China's recent investments in infrastructure projects under its Belt and Road Initiative (BRI) have decreased, while it's short- and medium-term support to partner nations has increased, according to research from the Green Finance and Development Centre.
Outcomes of the report:
China's engagement in 147 nations through contracts and financial investments totalled $28.4 billion in the first half of 2022, an increase of 47% from the previous year.
From $48.5 billion in the same time in 2019, this represented a decrease.
Three distinct tendencies in the BRI were observed in the report:
Chinese state-owned enterprises' expanding involvement
Project contract sizes decreased on average last year, from $558 million in 2021 to $325 million.
An engagement pattern that is becoming more unequal.
Assistance for cooperating nations
In the first half of the year, China had no interaction with a number of nations, including Russia, Sri Lanka, and Egypt, while Pakistan had a 56% decline in Chinese engagement.
China's international commitment has changed from funding infrastructure to providing emergency relief in the last five years, as seen by the almost $26 billion in short- and medium-term loans it has granted to Pakistan and Sri Lanka alone.
Its objectives included quickening the speed of CPEC-related initiatives, identifying fresh sources of growth, and releasing the potential of global value chains and interconnected production networks through regional and international connections.
Local protests against the Pakistan Army over land issues have been on the rise in Gilgit Baltistan, which is occupied by Pakistan.
The army's "land grabbing" rampage in the name of CPEC has incensed the local populace.
The Baloch Liberation Army (BLA), which opposed Chinese investments in Balochistan, carried out a suicide attack in Karachi University in April 2022 that resulted in the deaths of three Chinese.
According to reports, China is pressuring Pakistan to allow Chinese agencies to provide protection for its people, but Islamabad is reportedly objecting because it would mean Chinese armed troops would have boots on the ground.
Due to the previous administration's modification of taxation policy in contravention of pledges made to China, the CPEC projects were also experiencing delays.
What is the China-Pakistan Economic Corridor?
CPEC is a 3,000 km network of infrastructure projects linking the Gwadar Port in Pakistan's western region of Balochistan with the Xinjiang Uygur Autonomous Region in northwest China.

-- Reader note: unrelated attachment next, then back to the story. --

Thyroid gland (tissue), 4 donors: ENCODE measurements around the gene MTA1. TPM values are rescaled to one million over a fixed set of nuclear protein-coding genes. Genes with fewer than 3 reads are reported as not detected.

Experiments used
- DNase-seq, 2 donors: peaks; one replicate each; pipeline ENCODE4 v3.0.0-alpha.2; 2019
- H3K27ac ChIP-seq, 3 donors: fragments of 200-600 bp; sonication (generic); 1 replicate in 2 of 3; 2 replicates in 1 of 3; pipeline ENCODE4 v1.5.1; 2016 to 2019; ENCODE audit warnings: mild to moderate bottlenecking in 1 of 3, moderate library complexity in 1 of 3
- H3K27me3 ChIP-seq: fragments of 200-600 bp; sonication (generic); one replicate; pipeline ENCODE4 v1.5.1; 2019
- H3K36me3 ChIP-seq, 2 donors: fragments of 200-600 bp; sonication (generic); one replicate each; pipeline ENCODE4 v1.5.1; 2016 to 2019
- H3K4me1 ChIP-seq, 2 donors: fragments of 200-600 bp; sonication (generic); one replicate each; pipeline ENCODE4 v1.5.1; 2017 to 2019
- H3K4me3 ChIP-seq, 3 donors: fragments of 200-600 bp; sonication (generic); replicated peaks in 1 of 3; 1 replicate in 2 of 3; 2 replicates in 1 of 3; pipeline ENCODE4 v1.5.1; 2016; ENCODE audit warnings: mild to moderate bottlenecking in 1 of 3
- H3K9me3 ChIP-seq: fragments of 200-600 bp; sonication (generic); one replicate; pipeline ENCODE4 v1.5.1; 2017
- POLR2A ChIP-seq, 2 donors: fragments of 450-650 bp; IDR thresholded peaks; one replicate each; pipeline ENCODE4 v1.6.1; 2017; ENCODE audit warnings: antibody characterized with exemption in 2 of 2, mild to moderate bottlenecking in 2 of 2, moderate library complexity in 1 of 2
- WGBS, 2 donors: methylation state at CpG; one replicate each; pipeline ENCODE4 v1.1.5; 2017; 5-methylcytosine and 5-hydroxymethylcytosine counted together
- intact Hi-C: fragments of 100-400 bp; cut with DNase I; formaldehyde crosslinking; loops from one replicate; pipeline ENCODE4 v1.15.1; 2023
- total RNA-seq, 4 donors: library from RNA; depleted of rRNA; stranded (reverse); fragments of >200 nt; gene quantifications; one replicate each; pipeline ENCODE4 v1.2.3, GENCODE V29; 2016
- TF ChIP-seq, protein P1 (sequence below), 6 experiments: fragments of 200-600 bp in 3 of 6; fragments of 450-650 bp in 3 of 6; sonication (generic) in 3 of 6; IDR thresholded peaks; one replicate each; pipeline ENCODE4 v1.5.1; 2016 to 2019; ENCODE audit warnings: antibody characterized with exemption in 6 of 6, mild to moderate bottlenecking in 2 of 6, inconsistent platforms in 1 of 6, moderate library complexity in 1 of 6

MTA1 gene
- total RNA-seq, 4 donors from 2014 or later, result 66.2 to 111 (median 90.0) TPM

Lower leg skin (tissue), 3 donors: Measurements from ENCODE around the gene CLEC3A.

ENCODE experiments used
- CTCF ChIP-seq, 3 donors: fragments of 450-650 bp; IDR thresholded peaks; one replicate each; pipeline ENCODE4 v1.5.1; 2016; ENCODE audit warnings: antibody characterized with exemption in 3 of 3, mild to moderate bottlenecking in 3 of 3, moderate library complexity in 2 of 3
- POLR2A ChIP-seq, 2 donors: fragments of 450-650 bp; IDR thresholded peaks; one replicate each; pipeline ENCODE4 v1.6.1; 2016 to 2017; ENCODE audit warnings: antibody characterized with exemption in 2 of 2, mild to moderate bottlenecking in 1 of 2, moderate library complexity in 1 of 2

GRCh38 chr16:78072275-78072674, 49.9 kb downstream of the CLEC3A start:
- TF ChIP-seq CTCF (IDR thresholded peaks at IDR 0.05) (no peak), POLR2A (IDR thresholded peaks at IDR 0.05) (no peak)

It is a bilateral initiative between Pakistan and China that aims to improve connectivity throughout Pakistan by building a network of roads, railroads, and pipelines along with other infrastructure development initiatives in the energy, industrial, and other sectors.
China will be able to access the Indian Ocean through Gwadar Port, opening up access to the Middle East and Africa.
In exchange, China will finance Pakistani development projects to help Pakistan overcome its energy crisis and stabilize its ailing economy.
The Belt and Road Initiative includes CPEC.
The 2013 launch of the BRI intends to establish a network of land and maritime connections connecting Southeast Asia, Central Asia, the Gulf area, Africa, and Europe.
Concern for India
Since the project crosses through the Gilgit-Baltistan region of Kashmir, which Pakistan claims as its own, India has consistently opposed it.
It will also pass nearby Kashmir Valley, which is located on the Indian side of the border, and might lead to the rising of illicit ways of connectivity via the corridor.
Chinese Control of Seaborne Trade:
The East Coast of the United States relies on the Panama Canal for trade with China.
When CPEC is completely operational, China will be able to provide most North and Latin American businesses with a "shorter and more inexpensive" trading route that avoids travelling via the whole Western Hemisphere.
As a result, China will have the authority to determine the rules governing the international trade of products between the Atlantic and Pacific oceans.
Chinese String of Pearls: As part of its "String of Pearls" initiative, China has been stepping up its presence in the Indian Ocean. A term used frequently by Indian defence strategists to describe the Chinese strategy of encircling India with a network of airfields and ports. It was originated by the Americans.